Movie Review – Spider-Man 3 (2007)
by RISHI AGRAWAL
Studios regularly fudge their numbers when it comes to budgets of films, but it seems that Spider-Man 3 can now claim the title of the most expensive film ever made. Director Sam Raimi knows how to put good use to those dollars and few can argue that the movie looks great. With special effects, many times, bigger is better. However, the main problem is that the same philosophy was applied to all aspects of the film, turning the whole thing into a bloated mess.
Tobey Maguire reprises his role as Peter Parker/Spider-Man. The film starts off with an unusual sight: a very happy Peter Parker. Spider-Man is loved by all of New York City, and Parker is doing well in school and in his love life with Mary Jane Watson (Kirsten Dunst). Unfortunately for Peter, Harry Osborne (James Franco) also appears in this film and blames Peter for the death of his father, all the way back in the first film. Harry has discovered his father’s toys and takes on the mantle of the Goblin.
New characters also appear in this film, including Gwen Stacy (Bryce Dallas Howard), a schoolmate of Peter’s who is enamored with both Peter and Spider-Man, causing a rift between Peter and Mary Jane. Also added to the mix are two new villains: Flint Marko (Thomas Haden Church), a petty crook who is trying to get money so that his daughter can afford an operation and Eddie Brock (Topher Grace), a rival photographer at the Daily Bugle.
Meanwhile, Peter runs across an alien life form, which forms into an all-new black suit for Spider-Man. It enhances his powers but makes him more aggressive and hostile. The suit also finds a host in Eddie, who is transformed into the vicious and cruel Venom, a demonic take on Spider-Man. Flint, on the other hand, runs across a government experiment and finds the molecules of his body are transformed into sand, which Flint can control and reshape, making him the Sandman. (On a side note, these villains are never referred to as “Venom” or “Sandman” within the film. I am bringing in outside knowledge here.)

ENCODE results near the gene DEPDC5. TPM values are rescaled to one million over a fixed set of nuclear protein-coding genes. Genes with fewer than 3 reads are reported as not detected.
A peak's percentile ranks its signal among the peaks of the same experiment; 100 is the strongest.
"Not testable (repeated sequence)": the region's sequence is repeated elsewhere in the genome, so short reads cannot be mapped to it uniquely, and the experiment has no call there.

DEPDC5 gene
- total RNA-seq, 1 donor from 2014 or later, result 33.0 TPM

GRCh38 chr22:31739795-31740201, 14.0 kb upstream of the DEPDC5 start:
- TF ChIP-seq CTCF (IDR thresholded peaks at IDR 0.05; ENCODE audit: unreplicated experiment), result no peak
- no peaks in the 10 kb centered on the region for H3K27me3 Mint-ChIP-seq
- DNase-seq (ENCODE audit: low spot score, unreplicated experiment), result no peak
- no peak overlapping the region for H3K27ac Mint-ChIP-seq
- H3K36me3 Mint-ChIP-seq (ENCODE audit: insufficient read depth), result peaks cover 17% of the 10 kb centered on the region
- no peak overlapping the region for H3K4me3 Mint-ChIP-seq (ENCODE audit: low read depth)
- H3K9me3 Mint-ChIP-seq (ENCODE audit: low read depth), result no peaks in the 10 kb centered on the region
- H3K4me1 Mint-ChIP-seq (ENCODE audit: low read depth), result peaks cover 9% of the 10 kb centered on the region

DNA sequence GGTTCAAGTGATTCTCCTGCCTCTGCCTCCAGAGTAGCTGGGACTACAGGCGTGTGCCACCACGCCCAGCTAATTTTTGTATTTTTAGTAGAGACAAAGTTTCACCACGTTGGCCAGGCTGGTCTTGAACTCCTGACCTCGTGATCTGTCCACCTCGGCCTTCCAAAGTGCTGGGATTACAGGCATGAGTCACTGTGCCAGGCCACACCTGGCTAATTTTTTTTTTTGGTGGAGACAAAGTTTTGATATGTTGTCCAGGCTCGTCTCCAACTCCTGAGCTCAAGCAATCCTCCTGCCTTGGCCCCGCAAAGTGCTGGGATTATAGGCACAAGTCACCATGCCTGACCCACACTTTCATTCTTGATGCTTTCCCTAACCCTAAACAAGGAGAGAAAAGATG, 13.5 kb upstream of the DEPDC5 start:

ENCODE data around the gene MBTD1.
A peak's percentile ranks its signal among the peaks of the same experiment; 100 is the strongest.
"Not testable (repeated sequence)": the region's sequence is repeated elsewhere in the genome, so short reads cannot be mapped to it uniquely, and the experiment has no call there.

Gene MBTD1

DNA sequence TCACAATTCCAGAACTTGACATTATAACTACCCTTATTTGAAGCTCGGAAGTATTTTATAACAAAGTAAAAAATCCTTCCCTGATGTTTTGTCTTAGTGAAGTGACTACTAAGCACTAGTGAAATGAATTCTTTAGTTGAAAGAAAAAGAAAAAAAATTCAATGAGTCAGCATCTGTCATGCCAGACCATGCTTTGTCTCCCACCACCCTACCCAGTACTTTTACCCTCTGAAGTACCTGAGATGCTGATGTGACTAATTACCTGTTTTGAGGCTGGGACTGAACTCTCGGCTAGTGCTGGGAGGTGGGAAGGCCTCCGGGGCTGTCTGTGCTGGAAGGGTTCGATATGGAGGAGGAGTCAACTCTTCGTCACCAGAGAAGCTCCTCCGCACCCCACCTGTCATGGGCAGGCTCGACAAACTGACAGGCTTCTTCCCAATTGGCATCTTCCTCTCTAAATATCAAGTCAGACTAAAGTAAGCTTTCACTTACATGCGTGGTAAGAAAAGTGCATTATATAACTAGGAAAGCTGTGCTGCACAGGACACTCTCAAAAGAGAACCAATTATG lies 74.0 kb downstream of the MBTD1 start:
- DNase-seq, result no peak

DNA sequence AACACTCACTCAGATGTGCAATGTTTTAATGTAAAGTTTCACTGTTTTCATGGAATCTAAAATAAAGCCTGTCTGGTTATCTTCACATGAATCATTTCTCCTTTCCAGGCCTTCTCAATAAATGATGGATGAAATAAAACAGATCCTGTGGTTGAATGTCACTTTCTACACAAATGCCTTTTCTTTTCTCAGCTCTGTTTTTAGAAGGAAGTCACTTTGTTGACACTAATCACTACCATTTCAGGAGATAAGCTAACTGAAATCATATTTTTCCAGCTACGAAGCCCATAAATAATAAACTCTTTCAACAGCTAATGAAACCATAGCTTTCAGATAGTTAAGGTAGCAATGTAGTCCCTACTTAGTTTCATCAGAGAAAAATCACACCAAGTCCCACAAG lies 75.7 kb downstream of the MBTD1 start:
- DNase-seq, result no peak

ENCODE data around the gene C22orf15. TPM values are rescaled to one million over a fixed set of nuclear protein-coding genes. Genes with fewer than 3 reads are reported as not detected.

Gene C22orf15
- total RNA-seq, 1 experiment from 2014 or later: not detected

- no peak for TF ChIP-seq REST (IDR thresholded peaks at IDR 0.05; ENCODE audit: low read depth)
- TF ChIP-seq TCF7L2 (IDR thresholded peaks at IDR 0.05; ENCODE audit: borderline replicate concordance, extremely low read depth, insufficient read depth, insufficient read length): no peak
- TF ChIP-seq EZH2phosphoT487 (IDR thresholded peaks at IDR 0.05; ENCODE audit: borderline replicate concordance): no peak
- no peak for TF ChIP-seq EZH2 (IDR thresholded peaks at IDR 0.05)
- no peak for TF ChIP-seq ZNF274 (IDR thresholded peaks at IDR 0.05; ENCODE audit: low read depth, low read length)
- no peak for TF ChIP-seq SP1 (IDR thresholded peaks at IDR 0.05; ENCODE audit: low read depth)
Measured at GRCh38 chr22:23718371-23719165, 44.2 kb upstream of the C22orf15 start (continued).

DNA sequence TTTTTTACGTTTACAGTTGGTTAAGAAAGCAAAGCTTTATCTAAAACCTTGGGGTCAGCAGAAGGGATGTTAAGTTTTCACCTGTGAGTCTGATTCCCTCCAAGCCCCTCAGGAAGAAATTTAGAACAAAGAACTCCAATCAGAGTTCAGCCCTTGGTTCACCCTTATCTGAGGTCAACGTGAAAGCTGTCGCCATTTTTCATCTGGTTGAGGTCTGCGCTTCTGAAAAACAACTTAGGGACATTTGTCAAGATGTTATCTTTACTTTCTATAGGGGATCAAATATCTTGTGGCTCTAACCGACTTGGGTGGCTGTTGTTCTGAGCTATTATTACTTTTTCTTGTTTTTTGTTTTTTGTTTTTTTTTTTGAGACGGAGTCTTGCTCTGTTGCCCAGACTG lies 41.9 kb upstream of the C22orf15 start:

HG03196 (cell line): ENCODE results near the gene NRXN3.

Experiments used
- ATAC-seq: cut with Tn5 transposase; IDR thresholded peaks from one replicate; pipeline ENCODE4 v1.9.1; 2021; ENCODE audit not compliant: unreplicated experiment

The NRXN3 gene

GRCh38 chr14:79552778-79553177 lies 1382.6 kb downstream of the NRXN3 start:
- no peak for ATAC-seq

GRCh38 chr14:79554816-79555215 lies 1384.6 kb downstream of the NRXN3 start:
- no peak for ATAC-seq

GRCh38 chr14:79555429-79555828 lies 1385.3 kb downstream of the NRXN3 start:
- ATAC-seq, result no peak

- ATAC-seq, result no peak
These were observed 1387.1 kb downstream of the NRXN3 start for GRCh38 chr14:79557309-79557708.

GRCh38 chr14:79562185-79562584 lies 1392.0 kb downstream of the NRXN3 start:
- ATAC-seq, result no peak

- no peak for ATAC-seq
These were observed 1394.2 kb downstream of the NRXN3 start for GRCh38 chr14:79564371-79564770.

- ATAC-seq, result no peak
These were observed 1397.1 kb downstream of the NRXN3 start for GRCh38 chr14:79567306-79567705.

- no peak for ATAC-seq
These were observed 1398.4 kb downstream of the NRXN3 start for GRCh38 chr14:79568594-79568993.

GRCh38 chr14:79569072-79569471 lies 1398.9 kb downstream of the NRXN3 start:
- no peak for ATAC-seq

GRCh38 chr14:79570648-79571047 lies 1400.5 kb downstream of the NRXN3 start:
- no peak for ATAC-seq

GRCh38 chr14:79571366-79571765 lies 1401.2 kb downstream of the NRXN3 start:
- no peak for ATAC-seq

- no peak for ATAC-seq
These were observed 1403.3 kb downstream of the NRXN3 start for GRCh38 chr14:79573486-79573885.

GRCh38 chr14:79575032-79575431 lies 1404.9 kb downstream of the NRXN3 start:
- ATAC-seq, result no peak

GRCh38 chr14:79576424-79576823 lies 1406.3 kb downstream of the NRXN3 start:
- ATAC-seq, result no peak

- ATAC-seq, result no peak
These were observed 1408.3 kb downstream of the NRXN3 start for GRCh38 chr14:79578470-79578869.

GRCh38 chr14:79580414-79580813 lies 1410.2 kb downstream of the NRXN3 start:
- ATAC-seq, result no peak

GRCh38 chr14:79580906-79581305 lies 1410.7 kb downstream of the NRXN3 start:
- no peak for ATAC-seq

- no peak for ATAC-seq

If it sounds like there is a lot going on, that is because there is. If you consider each of the three villains as a major plotline in the film, and add in a fourth plotline exploring the Mary Jane-Peter-Gwen love triangle that has developed, then there is a lot to process. Throw in subplots and intermingling of the main plotlines and you have an extremely complicated film. This is certainly not a film that I would recommend if you have not seen the first two movies.
With so much narrative packed into a single film, a lot of things are left unexplained. Occasionally characters will know things that they shouldn’t – secrets that the other characters are trying to keep. Sure, there are plausible explanations how the characters could have learned these things, but we’re never shown those explanations in the film. Certain plotlines are dropped and barely resolved. Others are wrapped up so quickly that they are not done any justice. We see characters undergo deep emotional changes in the film, and instead of letting those emotions play out, the characters resolve their inner turmoil within seconds. I am sure these plotlines could be handled very well if they were explored with depth – Raimi has done it with the first two Spider-Man films. Unfortunately, there is no time to explore all the themes in this movie.
Despite the large plot, the film does have large payoffs, including a really exciting action sequence towards the end that involves almost all the major characters. Though the motivation of the characters in the battle scene might be suspect, that doesn’t mean the scene is any less amazing. The special effects in general are well-handled. I think the Sandman character, in particular, was well-animated. There is one scene, soon after Flint’s accident, where the camera starts at a microscopic level. As it pans across the shifting sand, it zooms out, eventually giving us a glimpse of the creature that Flint has become. This creature forms back into human shape, slowly and subtly. You can see Flint learning to use his new powers in that scene, through trial and error. It is almost as memorable as the scene in the first film where Peter discovers his new abilities.
The other thing that should be noted is that the movie is extremely funny. Raimi is able to pull off a tone that ping-pongs between despair and levity. The film is both dark and lighthearted at the same time. Sometimes the lighter moments can be slightly over-the-top, especially during a dance sequence thrown into the middle of the film. But, in general, they work in giving the movie a playful tone, while still maintaining the drama.
When this film is good, it is really good. To some, the action sequences may seem chaotic and rushed, but that’s what made them interesting to me. I think there were enough reference points that we were still able to follow what was going on. If you love Spider-Man and want to be thrilled, then I would certainly think you would enjoy this movie. However, if you are looking for a film that recaptures the deep storylines and character development of the first two films, along with your action sequences, then I probably would advise you to look elsewhere.
2 1/2 stars